The 5km is the perfect distance: five kays require relatively little build-up, the training doesn’t take over your life, and the race is over fairly quickly.
By logging only three or four runs per week, you can be ready run a 5km race in just five weeks.
And having that race date on your calendar gives your training purpose. Runners are much more motivated knowing the 5-K is approaching than they would be if they simply promised themselves they’d run.
Chris Carmichael, founder of Carmichael Training Systems and personal trainer to Lance Armstrong for both his cycling and running races, also encourages runners – whether they’re competitive or not – to try a 5-K:
[quote]People run for a variety of reasons, but I’ve found that they get more out of it when they are working toward something specific: a 5-K race is an attainable goal for any runner.[/quote]
Plus, there’s the fun factor! The best things about 5-K races is the atmosphere. Almost everyone there is in a good mood. How many other events in your life are like that?
THE PLAN: Five Weeks
In the five weeks leading up to your first 5-K, most coaches agree that you need to run three or four days a week. During one of those weekly runs, you should focus on increasing the amount you can run at one time until you build to at least the race distance, or the equivalent amount of time spent running. Focus on minutes, not distance. Thinking in minutes is more gradual and self-paced.
Completing the equivalent of the 5-K distance in training gives you the strength and confidence you need to finish the race. And if you increase your long run up to 10-K (or roughly twice the amount of time it should take you to cover the race distance), you’ll run with even greater strength (or speed, if that’s your thing).
Most of your running during the week should be at a comfortable pace. This is especially true for runners who simply want to finish the race. But since adding some faster training to your schedule is the best way to improve your speed and endurance, even novices should consider doing some quicker running. Intervals are not reserved for elites. Running three 1.5km intervals with recovery between will do more to increase your sustainable running pace than running 5-K at once.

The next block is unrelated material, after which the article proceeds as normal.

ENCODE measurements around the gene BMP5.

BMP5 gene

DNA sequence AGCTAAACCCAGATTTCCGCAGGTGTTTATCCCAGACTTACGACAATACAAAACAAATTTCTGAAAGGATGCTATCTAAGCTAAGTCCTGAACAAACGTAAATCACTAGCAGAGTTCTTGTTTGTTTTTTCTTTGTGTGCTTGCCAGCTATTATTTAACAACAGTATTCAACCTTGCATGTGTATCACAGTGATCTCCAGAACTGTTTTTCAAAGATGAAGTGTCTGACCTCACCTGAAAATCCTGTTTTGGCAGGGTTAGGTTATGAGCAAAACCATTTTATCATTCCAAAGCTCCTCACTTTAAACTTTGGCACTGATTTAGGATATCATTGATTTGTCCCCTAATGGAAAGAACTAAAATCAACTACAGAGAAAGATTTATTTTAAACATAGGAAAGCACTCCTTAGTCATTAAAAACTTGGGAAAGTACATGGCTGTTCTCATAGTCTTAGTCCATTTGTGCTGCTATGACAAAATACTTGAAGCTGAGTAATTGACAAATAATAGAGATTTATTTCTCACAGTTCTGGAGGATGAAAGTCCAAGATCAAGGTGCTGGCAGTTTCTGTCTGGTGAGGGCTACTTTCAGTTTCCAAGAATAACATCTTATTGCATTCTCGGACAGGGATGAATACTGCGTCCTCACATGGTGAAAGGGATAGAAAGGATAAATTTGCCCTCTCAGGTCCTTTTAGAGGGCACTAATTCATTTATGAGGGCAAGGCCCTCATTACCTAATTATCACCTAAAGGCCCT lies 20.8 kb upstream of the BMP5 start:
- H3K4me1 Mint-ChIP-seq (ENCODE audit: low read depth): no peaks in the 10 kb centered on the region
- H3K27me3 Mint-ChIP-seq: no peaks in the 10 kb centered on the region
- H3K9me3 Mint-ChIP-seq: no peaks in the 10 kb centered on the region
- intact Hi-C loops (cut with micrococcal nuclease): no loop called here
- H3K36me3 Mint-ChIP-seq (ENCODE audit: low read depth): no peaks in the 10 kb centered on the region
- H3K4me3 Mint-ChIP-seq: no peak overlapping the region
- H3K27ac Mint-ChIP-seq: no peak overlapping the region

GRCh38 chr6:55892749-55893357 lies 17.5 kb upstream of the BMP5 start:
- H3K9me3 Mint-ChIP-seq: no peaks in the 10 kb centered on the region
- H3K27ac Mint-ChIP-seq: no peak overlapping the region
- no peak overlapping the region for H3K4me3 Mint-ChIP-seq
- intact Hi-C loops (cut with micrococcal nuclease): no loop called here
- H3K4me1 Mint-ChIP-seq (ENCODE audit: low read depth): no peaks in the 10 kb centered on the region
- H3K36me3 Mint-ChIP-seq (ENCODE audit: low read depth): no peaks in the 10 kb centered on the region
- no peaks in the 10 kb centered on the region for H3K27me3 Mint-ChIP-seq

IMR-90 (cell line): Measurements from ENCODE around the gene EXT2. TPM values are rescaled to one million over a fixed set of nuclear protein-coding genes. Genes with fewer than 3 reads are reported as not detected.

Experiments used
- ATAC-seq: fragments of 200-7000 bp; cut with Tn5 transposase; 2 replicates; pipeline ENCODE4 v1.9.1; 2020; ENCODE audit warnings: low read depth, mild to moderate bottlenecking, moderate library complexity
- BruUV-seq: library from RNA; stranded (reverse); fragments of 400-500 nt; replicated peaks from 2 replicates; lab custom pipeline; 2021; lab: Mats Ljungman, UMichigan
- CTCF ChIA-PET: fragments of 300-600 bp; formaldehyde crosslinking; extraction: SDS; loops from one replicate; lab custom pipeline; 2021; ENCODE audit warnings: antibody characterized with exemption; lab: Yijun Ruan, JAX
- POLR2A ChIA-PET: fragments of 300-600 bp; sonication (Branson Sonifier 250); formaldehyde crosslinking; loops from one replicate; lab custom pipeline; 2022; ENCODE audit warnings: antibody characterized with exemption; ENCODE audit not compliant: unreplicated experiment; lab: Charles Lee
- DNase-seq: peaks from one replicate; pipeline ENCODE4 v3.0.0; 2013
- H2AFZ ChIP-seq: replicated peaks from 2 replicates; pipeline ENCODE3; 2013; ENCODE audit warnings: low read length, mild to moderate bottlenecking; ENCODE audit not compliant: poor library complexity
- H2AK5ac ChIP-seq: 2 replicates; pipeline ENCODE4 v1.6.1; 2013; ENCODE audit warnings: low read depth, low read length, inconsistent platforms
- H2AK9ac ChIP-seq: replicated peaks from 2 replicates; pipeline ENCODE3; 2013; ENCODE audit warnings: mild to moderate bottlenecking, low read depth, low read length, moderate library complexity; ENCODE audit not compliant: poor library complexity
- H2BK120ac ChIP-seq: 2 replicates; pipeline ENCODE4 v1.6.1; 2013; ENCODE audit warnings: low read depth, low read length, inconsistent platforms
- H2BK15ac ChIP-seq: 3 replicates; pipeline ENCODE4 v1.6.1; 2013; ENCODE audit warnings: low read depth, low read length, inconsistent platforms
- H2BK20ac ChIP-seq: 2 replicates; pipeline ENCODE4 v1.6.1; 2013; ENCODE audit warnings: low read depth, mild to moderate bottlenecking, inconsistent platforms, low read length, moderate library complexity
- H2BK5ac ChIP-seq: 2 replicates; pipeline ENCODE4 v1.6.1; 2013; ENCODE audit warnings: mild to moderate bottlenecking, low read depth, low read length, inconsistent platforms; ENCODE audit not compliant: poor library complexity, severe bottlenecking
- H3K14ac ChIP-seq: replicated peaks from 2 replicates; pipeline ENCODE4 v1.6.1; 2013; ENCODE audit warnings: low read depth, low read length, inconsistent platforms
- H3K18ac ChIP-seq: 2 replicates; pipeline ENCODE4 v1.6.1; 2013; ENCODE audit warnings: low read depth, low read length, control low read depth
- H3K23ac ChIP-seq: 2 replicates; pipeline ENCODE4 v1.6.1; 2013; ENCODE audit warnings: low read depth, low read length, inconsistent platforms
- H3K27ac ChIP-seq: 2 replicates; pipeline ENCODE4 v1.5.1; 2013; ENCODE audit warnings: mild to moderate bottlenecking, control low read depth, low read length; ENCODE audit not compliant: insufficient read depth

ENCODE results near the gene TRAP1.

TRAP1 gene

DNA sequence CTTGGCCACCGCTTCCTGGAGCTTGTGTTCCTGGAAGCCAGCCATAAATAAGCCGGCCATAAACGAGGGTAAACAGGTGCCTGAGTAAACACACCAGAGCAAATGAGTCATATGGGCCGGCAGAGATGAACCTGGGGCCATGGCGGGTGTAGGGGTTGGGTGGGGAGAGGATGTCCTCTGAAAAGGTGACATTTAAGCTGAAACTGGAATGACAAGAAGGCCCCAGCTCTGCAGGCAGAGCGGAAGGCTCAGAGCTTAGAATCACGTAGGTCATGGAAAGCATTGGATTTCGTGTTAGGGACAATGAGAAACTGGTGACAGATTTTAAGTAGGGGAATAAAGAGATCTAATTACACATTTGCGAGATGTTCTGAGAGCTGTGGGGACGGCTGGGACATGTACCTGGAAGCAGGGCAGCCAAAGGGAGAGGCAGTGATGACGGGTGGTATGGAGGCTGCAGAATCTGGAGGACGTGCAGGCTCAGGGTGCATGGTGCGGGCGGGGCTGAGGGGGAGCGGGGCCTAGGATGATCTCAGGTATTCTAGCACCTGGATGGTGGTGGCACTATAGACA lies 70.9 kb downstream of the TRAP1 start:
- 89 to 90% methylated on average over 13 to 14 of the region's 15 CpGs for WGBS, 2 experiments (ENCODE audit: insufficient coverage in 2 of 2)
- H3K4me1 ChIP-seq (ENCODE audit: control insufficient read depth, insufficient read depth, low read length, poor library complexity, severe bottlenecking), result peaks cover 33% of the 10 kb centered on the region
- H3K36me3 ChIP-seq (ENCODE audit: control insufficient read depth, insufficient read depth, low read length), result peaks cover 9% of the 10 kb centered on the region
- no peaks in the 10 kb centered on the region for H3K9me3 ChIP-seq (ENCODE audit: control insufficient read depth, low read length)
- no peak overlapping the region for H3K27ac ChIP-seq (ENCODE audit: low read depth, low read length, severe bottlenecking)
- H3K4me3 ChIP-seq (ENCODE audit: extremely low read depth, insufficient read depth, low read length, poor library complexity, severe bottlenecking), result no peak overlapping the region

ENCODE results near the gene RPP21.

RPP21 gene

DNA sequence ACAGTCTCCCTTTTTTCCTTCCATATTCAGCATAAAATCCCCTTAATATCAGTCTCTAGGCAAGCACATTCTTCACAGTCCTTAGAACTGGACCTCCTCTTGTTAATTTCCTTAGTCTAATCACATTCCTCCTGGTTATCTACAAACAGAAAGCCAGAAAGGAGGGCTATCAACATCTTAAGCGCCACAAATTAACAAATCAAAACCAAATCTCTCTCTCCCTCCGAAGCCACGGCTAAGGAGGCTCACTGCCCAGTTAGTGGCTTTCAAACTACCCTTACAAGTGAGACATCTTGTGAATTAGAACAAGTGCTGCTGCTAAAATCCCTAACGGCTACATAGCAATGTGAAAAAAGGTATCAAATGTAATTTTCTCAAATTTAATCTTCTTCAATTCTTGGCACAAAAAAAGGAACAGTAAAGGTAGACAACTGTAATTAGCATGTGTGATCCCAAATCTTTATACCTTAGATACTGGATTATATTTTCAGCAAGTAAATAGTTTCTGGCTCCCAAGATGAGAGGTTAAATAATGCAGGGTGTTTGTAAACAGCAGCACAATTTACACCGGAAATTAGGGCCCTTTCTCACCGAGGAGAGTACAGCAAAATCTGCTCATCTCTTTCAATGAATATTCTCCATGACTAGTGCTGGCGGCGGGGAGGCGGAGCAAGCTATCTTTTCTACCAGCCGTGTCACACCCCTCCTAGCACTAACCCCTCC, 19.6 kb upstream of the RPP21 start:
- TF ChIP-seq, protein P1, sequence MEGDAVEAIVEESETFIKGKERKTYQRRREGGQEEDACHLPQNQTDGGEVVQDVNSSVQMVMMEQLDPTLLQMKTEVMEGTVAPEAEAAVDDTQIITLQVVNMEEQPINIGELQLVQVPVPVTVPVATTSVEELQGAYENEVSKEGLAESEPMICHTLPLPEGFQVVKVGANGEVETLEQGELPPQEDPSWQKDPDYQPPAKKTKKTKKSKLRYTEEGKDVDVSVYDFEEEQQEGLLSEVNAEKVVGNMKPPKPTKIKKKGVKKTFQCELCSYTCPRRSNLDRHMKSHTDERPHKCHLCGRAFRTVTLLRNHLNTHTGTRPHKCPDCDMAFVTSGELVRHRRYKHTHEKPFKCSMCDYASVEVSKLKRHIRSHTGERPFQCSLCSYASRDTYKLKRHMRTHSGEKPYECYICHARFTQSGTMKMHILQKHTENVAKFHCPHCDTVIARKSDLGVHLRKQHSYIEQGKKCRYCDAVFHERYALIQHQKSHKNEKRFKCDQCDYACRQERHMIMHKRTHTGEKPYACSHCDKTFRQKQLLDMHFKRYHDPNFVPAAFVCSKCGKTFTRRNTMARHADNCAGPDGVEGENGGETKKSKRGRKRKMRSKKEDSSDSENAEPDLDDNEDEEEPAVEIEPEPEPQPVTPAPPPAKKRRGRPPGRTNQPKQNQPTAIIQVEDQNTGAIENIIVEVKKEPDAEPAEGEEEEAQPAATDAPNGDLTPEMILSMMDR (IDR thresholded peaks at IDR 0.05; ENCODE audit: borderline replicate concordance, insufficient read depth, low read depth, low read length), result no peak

First-time racers can do some faster running one or two days a week, but these sessions don’t have to be regimented. Alternating between faster and slower running works just as well. Do about 20 minutes of speedwork, made up of four minutes at an easy pace, followed by one minute at a hard pace. Always be sure to bookend workouts with an easy five- to 10-minute warm-up and cool-down.
We have two programmes, one for complete novices and one for someone wanting to run their best 5km.
THE BIG DAY: Five Kays
The greatest challenge of running a 5-K is finding the right pace. Start out too fast and you’ll likely struggle to finish the race.
All first-time racers (including veteran runners) should start at the back of the pack at the starting line. This prevents an overzealous start and allows you to gradually build up speed, ideally running the final kay the fastest.
But how fast should you expect to run come race day? The number-one goal should be to have fun, but expect to race about 20 seconds per kilometre faster than normal training pace. Specifically, runners training at a 5min/kay pace should finish around 23:20; those training at 6min/kay pace should finish between 28:10 and 28:30; and those training 7min/kay pace should finish around 33:20.
Most experts discourage first-timers from shooting for strict time goals:
- Make it a race against yourself, because it’s your progress that’s most valuable to you.
- Just get to the finish line. If you have a great experience, you’ll do it again. And chances are you’ll have an even better time.